Webster envisages evil in its most extreme form: and he presents it – so far as this life is concerned – as far more powerful than good. His theology is Calvanistic. The world as seen by him is, of its nature incurably corrupt. To be involved in it is to be inescapably involved in evil: all its apparent beauties are a snare and a delusion.

This is persuasive and there is enough evidence in the play to support this argument. But I don’t think it’s the correct interpretation of Webster’s  intentions.

I prefer Irving Ribner’s assessment from his essay ‘Jacobean Tragedy: The Quest for Moral Order’ (1962) (again published in the Casebook collection). He sees Webster’s ambiguity as ‘an agaonized search for moral order in the uncertain and chaotic world of Jacobean scepticism by a dramatist who can no longer accept without question the postulates of order and degree so dear to the Elizabethans.’

In Ribner’s view, there is a moral balance to the play. On the one side are the ‘destroyers of life’, Ferdinand, the Cardinal and (while he serves them) Bosola. But while these forces dominate much of the action and atmosphere of the play, ‘this world is not the total picture’:

Into it comes the Duchess of Malfi who stands for the values of life, and Webster’s final statement is that life may have nobility in spite of all. The Duchess, not her brothers, stands for ordinary humanity, love and the continuity of life through children.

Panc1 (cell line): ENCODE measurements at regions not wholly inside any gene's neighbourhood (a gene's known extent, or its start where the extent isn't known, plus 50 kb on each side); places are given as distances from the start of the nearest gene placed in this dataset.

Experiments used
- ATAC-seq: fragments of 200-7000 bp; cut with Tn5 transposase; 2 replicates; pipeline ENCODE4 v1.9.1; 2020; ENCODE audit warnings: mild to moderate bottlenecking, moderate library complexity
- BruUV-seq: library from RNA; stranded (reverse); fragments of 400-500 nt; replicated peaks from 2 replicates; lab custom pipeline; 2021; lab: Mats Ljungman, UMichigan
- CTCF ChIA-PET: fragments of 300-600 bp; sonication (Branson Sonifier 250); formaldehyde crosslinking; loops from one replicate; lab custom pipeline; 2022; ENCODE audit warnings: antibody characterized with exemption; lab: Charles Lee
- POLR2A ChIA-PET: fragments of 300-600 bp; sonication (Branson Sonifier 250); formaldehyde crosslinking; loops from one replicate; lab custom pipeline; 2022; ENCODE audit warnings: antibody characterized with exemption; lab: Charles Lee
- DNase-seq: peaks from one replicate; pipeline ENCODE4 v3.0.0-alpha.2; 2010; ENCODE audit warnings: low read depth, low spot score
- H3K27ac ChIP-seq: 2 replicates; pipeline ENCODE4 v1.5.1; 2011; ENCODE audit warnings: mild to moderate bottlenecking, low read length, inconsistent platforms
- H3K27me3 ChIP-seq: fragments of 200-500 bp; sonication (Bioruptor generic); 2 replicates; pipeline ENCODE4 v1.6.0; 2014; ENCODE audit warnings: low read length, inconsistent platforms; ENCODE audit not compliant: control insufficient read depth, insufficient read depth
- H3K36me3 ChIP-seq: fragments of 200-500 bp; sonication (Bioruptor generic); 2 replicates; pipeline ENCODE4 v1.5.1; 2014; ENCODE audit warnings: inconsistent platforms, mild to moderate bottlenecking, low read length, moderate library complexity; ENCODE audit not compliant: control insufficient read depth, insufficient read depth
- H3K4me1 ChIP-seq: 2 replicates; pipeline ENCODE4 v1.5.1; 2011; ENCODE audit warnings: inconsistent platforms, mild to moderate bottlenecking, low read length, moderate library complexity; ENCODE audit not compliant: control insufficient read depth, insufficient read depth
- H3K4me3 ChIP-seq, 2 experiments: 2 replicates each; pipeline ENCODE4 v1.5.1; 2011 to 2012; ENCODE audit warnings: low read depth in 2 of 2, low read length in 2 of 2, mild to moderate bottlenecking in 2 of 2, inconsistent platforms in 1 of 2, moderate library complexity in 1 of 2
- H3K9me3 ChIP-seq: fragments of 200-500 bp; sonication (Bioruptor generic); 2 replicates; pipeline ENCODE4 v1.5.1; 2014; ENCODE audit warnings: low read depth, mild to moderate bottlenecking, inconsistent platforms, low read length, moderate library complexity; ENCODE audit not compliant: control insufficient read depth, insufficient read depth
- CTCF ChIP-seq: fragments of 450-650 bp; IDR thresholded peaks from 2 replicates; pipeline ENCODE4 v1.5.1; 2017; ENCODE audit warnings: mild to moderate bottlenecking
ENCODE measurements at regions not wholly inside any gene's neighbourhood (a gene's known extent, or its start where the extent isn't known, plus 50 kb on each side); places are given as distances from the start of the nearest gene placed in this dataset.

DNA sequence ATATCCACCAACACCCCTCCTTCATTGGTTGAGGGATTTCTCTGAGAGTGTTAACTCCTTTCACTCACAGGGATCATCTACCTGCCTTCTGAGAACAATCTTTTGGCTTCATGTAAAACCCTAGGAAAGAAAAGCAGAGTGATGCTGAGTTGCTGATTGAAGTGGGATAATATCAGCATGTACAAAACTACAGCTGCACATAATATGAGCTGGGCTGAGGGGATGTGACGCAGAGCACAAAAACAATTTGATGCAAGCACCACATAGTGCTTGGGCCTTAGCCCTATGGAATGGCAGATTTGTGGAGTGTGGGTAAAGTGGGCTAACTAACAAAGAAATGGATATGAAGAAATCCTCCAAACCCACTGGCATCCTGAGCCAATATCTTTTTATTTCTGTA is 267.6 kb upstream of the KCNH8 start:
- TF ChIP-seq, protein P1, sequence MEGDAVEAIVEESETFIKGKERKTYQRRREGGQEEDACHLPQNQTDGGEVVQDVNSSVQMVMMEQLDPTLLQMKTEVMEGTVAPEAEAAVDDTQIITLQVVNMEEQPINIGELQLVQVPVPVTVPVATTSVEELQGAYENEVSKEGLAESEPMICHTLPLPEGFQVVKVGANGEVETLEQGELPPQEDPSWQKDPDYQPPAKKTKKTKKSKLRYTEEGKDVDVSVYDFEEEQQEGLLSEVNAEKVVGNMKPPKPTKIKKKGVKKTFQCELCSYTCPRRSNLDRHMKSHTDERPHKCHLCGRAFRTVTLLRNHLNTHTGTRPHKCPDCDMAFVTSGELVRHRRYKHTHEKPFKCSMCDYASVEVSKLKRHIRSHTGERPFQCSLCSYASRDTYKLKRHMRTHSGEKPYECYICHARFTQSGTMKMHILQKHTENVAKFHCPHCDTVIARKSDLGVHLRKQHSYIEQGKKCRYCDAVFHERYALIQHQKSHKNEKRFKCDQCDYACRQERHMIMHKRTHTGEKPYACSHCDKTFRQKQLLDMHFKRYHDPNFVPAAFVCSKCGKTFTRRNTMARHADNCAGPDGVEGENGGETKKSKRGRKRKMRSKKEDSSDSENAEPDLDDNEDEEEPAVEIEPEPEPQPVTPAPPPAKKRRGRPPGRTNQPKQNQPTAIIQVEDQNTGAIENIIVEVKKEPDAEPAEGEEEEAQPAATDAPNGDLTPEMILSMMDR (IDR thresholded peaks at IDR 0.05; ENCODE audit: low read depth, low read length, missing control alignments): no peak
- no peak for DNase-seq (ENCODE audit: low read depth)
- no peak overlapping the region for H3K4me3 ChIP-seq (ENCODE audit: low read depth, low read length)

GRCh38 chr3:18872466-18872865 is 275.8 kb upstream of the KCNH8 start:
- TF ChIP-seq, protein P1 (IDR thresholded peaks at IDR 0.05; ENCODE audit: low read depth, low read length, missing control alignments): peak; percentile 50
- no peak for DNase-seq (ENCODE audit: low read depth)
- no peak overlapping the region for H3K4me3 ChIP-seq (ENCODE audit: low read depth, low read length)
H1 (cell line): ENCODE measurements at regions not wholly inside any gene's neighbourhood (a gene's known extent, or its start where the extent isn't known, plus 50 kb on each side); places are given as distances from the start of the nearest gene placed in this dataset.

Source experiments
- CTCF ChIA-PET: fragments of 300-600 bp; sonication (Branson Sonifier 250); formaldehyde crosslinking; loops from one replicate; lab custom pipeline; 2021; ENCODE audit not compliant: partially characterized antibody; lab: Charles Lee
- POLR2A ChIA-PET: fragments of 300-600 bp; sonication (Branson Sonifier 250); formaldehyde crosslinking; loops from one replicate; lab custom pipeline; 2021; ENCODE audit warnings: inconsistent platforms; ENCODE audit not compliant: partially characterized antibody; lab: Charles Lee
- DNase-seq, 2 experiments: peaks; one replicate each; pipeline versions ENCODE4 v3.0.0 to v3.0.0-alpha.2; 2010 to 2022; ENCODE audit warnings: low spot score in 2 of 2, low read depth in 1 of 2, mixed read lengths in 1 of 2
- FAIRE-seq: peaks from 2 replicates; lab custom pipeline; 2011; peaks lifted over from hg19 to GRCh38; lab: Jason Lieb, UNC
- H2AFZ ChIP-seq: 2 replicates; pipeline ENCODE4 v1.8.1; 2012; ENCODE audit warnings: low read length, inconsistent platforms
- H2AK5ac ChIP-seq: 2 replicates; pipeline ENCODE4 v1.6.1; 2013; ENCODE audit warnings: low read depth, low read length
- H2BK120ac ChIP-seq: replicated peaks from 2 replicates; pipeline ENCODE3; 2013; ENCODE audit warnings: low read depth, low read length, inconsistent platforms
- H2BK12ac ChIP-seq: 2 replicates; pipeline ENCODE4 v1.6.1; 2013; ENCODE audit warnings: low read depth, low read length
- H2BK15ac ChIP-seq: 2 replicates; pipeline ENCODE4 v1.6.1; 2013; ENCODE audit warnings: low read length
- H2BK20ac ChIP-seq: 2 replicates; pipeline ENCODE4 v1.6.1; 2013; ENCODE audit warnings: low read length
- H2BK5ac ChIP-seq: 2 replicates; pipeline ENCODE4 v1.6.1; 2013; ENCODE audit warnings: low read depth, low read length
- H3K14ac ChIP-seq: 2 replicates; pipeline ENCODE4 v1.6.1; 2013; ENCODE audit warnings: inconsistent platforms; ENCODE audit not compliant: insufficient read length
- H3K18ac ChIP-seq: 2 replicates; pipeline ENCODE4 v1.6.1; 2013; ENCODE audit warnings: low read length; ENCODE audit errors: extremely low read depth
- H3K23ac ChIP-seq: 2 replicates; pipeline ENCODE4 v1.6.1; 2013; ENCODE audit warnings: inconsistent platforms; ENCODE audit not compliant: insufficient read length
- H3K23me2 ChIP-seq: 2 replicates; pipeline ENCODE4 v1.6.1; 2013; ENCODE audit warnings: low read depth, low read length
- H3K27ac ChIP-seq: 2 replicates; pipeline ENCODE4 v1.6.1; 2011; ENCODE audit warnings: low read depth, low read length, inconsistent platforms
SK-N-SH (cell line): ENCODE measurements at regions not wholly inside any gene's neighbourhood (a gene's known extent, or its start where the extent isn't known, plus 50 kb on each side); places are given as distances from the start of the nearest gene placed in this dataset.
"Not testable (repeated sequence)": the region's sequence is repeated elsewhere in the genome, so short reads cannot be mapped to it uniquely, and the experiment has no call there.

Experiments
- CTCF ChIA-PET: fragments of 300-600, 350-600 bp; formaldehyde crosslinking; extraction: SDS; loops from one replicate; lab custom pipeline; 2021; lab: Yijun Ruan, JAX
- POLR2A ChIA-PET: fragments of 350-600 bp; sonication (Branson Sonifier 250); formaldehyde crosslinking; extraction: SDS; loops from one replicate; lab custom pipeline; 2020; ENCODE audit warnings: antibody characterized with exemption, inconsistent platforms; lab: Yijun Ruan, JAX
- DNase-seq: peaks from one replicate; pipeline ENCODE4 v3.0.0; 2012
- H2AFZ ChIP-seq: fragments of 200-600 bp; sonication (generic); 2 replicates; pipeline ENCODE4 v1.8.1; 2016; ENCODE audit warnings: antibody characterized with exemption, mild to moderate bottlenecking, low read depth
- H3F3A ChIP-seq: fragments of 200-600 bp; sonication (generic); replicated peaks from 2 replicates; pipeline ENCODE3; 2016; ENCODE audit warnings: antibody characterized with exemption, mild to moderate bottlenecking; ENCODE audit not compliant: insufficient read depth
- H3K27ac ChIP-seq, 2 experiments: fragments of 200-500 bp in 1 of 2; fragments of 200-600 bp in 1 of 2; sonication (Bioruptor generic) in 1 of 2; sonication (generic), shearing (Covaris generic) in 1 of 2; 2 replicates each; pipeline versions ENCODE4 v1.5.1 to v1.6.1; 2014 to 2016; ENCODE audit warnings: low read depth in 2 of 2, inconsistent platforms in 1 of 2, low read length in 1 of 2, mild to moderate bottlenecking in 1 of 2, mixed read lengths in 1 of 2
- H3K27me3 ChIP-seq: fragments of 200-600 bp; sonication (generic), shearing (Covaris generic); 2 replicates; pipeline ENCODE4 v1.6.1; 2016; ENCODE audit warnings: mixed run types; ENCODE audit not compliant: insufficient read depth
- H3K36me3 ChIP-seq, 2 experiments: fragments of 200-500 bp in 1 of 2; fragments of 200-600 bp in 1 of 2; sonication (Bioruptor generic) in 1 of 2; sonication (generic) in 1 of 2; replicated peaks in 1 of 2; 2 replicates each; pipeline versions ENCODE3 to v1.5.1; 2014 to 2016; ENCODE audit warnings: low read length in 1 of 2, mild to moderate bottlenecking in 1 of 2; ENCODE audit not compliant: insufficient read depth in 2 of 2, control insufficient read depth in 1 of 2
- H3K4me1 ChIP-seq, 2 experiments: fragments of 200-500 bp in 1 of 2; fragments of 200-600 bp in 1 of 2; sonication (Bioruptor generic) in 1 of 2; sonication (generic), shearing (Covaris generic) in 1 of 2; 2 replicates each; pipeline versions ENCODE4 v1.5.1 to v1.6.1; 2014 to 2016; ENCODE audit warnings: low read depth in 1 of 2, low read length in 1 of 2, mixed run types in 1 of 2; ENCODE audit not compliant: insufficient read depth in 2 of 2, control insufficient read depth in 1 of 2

For Ribner, the unifying element is Bosola, the great ambiguity at the heart of the play. The different roles he assumes serve both evil and good, and ‘can be reconciled to one another only in terms of the play’s thematic design’.

In one key scene Bosola provides a kind of pivot for the imagery representing both good and evil: in Act IV, scene 1, the Duchess curses the stars, defying nature. Bosola replies cynically that her curses are in vain:

Look you, the stars shine still.

But this cynicism is also, through the traditional poetic association of shining stars, an affirmation, as Ribner explains:

While the stars shine there is certainty, for we cannot doubt the reality of the universe and of an illuminating beauty which persists in spite of all.
From the essay Jacobean Tragedy: The Quest for Moral Order by Irving Ribner.

This crucial line is echoed later when in Act IV the Duchess faces her end and proclaims ‘I am Duchess of Malfi still’. Here Ribner sees the central point of the play, where it asserts the final triumph of life over death:

The body may be subject to death and decay, but in these words the Duchess affirms the permanence of the spirit which is the really vital part of man. The line in its simple syntax echoes Bosola’s ‘the stars shine still’ and equates the permanence of the human spirit with that of nature.


Culture Club: Theme for August – September 2009

by ttucker23 on August 15, 2009